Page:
MediaWatch: May 18, 1998
Table of Contents:
ABC's of Helping Hubbell
Former CBS News Washington correspondent Linda Douglass, now with ABC News, had a very unusual relationship with convicted embezzler Webster Hubbell: She and her husband John Phillips were close friends with Hubbell and his wife Suzy. In the May American Spectator, Byron York revealed that Phillips arranged for a consulting deal to cushion Hubbell, that Douglass and her husband paid for the Hubbells to join them on a Greek vacation and that Hubbell talked on the phone to Douglass from prison.
Douglass, a long-time Los Angeles television reporter, and her lawyer husband are old friends with Clinton buddy Mickey Kantor. While working on the 1992 campaign Kantor invited Douglass and Phillips to Little Rock where they met the Hubbells. In January 1993, York reported, they moved to Washington where Douglass landed a position with CBS News. The couple began having Kantor and Hubbell, whose wives remained in Arkansas, over for dinner. When their spouses arrived they joined in the frequent gatherings.
Following Hubbell's March 1994 resignation from his position as Associate Attorney General to face charges of embezzling from the Rose Law Firm, Phillips arranged for the Consumer Support and Education Fund, which he helped establish, to pay Hubbell $45,000 to write an essay on public service. "In August," York recounted, "the two families flew to Greece for a vacation." Phillips told House investigators that the couples agreed Phillips "would use his frequent flyer miles to purchase plane tickets for Webb and Suzy Hubbell, and the Hubbells would buy a full-fare ticket for Phillips's daughter. Phillips also paid to rent a boat on which the couples spent ten days visiting the Greek islands."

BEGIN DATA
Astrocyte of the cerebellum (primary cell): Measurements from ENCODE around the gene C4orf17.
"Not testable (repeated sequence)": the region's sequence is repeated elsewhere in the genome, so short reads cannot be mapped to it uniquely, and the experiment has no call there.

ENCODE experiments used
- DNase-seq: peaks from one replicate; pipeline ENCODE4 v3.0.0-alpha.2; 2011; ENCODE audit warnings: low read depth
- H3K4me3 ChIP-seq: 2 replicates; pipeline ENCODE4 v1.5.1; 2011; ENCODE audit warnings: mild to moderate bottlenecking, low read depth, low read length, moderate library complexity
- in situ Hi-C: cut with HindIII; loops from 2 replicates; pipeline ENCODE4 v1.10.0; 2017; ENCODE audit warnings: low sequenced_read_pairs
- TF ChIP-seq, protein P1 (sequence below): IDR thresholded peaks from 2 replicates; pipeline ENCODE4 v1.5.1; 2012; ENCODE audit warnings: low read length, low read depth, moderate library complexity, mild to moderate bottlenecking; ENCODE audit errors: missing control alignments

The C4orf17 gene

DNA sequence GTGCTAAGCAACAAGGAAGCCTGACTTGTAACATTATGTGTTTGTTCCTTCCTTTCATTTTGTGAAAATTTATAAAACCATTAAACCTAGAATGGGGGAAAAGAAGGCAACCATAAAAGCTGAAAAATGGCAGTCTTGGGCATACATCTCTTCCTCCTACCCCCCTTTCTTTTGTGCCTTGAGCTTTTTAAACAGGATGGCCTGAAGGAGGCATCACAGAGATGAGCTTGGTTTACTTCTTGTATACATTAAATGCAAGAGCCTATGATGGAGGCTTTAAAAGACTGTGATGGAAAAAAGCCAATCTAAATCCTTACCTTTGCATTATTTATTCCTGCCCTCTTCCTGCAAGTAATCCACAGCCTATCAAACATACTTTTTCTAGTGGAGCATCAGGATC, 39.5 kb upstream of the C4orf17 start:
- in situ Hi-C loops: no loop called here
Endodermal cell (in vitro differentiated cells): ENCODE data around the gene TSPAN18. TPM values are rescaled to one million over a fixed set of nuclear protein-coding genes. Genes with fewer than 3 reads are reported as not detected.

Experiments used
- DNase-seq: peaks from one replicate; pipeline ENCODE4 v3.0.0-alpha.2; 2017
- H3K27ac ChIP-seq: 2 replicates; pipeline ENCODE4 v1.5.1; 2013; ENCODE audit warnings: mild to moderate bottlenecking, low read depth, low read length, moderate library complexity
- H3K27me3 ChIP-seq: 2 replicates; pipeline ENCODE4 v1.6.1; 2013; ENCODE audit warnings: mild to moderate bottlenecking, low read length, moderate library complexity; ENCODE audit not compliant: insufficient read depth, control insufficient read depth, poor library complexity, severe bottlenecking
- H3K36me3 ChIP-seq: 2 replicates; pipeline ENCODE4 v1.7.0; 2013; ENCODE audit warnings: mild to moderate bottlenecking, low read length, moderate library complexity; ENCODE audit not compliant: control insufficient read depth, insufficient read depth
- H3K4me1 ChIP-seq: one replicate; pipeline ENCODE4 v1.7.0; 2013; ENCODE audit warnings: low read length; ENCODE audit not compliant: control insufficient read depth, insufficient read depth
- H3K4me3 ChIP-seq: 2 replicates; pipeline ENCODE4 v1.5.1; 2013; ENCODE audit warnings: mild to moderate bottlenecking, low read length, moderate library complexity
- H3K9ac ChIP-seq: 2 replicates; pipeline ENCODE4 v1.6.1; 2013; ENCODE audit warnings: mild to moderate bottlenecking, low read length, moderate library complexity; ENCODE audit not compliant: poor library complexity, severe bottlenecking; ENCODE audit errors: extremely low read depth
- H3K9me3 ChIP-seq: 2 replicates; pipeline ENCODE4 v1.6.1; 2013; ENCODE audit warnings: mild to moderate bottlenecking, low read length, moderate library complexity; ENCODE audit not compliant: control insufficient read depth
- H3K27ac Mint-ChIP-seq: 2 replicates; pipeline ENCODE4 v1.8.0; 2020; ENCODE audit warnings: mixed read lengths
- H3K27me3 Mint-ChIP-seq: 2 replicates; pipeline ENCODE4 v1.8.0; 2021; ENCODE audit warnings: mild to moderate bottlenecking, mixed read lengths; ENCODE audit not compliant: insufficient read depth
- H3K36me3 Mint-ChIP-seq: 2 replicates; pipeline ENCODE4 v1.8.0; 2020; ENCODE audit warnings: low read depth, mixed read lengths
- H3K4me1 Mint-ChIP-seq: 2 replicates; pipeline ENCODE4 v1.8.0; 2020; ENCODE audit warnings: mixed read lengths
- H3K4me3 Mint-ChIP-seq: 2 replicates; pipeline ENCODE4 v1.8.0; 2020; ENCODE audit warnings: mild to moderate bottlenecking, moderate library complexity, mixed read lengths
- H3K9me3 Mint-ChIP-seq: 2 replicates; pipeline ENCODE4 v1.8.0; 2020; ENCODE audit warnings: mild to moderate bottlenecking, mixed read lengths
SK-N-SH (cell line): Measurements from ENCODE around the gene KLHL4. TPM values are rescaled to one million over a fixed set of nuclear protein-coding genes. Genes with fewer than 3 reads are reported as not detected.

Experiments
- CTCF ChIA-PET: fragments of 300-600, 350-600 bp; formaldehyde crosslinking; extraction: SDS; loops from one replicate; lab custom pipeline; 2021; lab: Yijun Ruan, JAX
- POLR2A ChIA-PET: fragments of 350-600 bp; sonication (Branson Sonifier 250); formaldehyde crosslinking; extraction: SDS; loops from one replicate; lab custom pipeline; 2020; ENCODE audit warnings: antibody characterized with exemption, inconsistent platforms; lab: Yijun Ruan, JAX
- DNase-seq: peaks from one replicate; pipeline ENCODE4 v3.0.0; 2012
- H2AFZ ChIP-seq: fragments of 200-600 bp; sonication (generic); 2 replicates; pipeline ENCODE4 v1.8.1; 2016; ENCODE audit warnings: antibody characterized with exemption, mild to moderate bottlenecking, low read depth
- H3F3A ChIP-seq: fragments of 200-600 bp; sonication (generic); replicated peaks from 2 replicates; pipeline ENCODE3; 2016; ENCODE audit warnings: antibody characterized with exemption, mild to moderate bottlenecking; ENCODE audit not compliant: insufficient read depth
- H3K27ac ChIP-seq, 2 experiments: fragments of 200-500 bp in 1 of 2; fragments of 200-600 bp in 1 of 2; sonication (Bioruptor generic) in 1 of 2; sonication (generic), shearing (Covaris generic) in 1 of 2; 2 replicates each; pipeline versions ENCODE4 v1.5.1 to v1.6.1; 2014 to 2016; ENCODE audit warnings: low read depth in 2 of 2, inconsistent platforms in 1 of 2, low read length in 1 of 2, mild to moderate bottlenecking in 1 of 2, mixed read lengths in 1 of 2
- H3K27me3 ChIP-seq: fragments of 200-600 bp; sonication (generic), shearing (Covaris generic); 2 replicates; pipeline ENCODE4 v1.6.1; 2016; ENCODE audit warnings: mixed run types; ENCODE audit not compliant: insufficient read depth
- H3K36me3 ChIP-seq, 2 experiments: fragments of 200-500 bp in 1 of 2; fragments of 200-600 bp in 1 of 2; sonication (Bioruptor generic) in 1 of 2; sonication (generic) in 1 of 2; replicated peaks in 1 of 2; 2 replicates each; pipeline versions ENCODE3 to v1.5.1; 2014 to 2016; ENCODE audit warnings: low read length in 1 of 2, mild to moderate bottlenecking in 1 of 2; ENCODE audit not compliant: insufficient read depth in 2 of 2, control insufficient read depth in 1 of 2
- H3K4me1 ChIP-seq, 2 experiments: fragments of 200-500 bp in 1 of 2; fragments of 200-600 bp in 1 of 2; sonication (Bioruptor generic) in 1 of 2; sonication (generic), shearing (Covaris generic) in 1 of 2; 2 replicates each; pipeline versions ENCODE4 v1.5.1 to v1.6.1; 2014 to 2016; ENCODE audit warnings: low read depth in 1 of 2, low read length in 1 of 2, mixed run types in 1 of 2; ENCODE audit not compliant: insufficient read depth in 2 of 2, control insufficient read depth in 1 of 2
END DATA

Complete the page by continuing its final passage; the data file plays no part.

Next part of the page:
By December Hubbell had pled guilty to fraud and tax evasion charges. He never produced the essay, forcing Phillips to pay the $45,000 back to the foundation. Nonetheless, "even after Hubbell went to prison, Phillips and his wife kept in touch with their disgraced friend." Phillips visited and "Douglass also talked with Hubbell from prison" by phone.
Eventually, they lost faith. Douglass told York she had aided Hubbell "in a time of need. 'I went to church with Webb,' Douglass remembered. 'I was trying to help him with his personal redemption.' But Hubbell could not be saved. Of the end of the friendship, Douglass said curtly, 'Look, we were lied to.'"
If only a few more in the media would realize Hubbell has no credibility.